Seventy percent of public health facilities do not have ‘positive and caring attitudes’ towards patients, while two-thirds do not have adequate safety measures.
This is according to the ‘National Health Care Facilities Baseline Audit’, which was quietly released via the Department of Health’s website yesterday.
The release follows a presentation on the audit by Health Director General Precious Matsoso to the Parliamentary Select Committee on Tuesday (19 March).
The Democratic Party has disputed the findings, as they believe the Western Cape is under-rated. The Western Cape is ranked fourth from the top.
The audit took an entire year to complete, with researchers visiting every one of the country’s 3 880 public health clinics, community health centres and hospitals to evaluate them on six ‘priority areas’. These are: positive and caring attitudes, waiting times, cleanliness, patient safety, infection control and the availability of medicines and supplies.
On average, facilities scored best on waiting areas with over two-thirds (68%) complying with ‘vital measures’. However, after that compliance plunged, with slightly more than half (54%) being compliant with medicine availability. Only half were clean and had adequate infection control.
Despite its current woes, Gauteng’s facilities scored best (69% being compliant with the six measures), followed by KwaZulu-Natal (68%). Bottom of the pile was the Northern Cape (40%) and Limpopo (46%).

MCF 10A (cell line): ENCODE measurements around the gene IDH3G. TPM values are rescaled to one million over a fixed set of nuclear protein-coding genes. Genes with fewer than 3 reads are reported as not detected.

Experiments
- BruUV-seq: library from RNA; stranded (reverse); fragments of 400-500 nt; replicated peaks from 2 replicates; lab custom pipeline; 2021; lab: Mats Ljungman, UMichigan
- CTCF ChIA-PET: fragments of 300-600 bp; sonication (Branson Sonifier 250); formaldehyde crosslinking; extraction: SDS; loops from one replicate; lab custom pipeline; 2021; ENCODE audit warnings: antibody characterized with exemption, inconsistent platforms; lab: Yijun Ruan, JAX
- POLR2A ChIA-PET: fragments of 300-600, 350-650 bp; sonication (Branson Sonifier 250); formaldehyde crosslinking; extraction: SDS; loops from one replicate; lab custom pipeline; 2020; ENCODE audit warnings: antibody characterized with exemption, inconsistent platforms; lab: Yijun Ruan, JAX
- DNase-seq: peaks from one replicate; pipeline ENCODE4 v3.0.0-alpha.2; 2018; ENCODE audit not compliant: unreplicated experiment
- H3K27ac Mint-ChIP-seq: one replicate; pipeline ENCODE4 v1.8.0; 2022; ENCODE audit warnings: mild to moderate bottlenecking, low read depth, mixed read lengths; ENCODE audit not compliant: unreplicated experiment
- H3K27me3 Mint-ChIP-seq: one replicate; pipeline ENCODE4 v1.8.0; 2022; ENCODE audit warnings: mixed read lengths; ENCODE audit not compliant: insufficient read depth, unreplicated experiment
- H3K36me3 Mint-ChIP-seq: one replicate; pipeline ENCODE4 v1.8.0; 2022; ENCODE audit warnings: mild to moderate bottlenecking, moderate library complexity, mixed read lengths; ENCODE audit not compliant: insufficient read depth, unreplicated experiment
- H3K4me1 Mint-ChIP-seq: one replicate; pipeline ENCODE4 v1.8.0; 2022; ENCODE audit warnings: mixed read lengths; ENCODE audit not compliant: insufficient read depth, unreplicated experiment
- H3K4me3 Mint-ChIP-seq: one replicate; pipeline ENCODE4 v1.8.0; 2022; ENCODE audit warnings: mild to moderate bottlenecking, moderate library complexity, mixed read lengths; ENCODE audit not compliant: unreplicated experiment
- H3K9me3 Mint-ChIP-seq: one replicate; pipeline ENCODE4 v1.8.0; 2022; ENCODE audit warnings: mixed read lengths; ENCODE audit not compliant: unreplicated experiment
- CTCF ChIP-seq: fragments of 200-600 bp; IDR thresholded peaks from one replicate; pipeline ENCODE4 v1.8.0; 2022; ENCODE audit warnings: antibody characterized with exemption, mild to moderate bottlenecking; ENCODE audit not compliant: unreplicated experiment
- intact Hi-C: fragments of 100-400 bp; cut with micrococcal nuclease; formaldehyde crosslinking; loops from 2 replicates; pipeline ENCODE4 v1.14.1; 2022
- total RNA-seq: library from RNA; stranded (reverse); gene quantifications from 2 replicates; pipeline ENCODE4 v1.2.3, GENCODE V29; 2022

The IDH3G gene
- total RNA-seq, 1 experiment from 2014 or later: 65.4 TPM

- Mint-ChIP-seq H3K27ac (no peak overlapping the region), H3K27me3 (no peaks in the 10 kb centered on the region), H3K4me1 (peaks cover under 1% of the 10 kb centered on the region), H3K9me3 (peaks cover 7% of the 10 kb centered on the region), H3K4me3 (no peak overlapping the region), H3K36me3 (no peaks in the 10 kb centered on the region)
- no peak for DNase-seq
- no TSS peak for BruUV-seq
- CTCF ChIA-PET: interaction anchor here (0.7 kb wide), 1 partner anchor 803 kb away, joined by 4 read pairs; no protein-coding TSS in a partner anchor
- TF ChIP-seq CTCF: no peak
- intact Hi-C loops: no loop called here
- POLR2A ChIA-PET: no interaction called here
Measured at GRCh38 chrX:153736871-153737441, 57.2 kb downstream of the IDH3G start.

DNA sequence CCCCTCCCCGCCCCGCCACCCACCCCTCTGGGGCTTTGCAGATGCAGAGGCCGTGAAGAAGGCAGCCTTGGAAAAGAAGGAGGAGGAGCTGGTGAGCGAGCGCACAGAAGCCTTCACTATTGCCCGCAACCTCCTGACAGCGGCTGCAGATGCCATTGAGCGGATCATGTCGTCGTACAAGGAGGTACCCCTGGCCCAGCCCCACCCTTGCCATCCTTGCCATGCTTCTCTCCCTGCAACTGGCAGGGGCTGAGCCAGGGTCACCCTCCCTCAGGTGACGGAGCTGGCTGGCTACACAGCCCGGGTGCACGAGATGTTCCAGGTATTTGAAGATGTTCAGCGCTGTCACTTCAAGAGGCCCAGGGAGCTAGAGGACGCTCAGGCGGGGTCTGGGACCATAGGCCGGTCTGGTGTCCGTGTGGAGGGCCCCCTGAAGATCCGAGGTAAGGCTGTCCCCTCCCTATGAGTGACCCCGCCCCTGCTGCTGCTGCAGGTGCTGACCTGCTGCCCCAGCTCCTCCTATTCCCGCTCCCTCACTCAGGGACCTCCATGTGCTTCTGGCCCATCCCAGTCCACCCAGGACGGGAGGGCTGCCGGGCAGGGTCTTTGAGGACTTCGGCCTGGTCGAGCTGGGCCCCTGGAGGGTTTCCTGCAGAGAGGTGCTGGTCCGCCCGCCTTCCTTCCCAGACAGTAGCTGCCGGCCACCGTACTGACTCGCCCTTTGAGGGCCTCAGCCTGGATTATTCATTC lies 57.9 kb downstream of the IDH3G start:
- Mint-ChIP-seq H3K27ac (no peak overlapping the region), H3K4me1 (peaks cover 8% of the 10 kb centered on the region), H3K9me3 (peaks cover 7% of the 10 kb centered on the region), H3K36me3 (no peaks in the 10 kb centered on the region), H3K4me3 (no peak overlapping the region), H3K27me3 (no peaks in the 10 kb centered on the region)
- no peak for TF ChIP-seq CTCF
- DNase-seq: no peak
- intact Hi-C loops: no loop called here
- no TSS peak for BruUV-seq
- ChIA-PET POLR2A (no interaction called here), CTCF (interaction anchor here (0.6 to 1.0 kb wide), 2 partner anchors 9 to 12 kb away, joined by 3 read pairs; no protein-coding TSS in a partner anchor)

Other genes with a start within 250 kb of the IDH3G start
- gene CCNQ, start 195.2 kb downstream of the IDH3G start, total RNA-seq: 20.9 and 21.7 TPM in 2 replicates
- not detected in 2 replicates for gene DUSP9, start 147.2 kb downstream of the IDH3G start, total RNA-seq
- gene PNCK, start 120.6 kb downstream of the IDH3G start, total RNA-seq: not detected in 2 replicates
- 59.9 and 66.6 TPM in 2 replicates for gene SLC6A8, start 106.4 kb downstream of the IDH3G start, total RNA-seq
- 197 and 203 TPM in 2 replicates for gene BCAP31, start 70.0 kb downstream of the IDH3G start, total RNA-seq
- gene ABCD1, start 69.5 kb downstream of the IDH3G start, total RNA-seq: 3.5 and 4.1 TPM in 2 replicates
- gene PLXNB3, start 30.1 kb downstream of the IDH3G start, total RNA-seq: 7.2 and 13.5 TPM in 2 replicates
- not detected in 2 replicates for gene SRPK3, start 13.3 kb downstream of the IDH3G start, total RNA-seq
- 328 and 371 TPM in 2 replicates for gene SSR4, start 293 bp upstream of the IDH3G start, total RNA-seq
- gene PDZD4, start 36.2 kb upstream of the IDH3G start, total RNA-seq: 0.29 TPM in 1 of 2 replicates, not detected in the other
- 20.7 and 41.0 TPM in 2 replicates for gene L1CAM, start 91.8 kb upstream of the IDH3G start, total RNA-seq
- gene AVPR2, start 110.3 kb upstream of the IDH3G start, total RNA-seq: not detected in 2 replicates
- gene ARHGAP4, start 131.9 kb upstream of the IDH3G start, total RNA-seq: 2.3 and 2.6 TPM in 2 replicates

Worst staff attitudes towards patients were found in the Northern Cape, North West and Eastern Cape.
The audit ranked the quality of facilities in the JT Gaetsewe (Kgalagadi) district around Kuruman the worst in the country while Tshwane’s facilities came out on top.
Clinics scored considerably lower than hospitals on all measures, but were particularly poor when it came to staff attitude to patients. Three-quarters of clinic staff failed to show ‘positive and caring attitudes’ to patients as opposed to almost half of hospital staff.
With respect to infrastructure, Ugu and Umzinyathi District Municipalities (KwaZulu-Natal), Tshwane Metropolitan Municipality (Gauteng) and Dr Ruth Segomotsi Mompati District Municipality (North West) were all found to be three-quarters complaint with vital measures.
The audit also found weaknesses in clinical services, which includes pharmacy and laboratory services, with less than 40% being compliant with ‘vital measures’.
Health spokesperson Popo Maja said that although many of the findings were negative, ‘the department has had the courage to identify the problems and is committed to addressing them’.
‘This is a baseline study to research and record the problems in all health facilities, which has never been done before,’ said Maja.
‘We are committed to re-engineering the entire health service to ensure better services for people from the primary healthcare level.’
Meanwhile, Health Director General Precious Matsoso said many health facility managers seemed to have lost basic problem-solving skills, failing to fix basic services such as broken water pipes.
‘I have started to contract with local FET Colleges to fix a lot of broken things at clinics and hospitals, such as plumbing, furniture.’
Access the full report at http://www.doh.gov.za/docs/reports/2013/Healthcare.pdf
‘ Health-e News Service.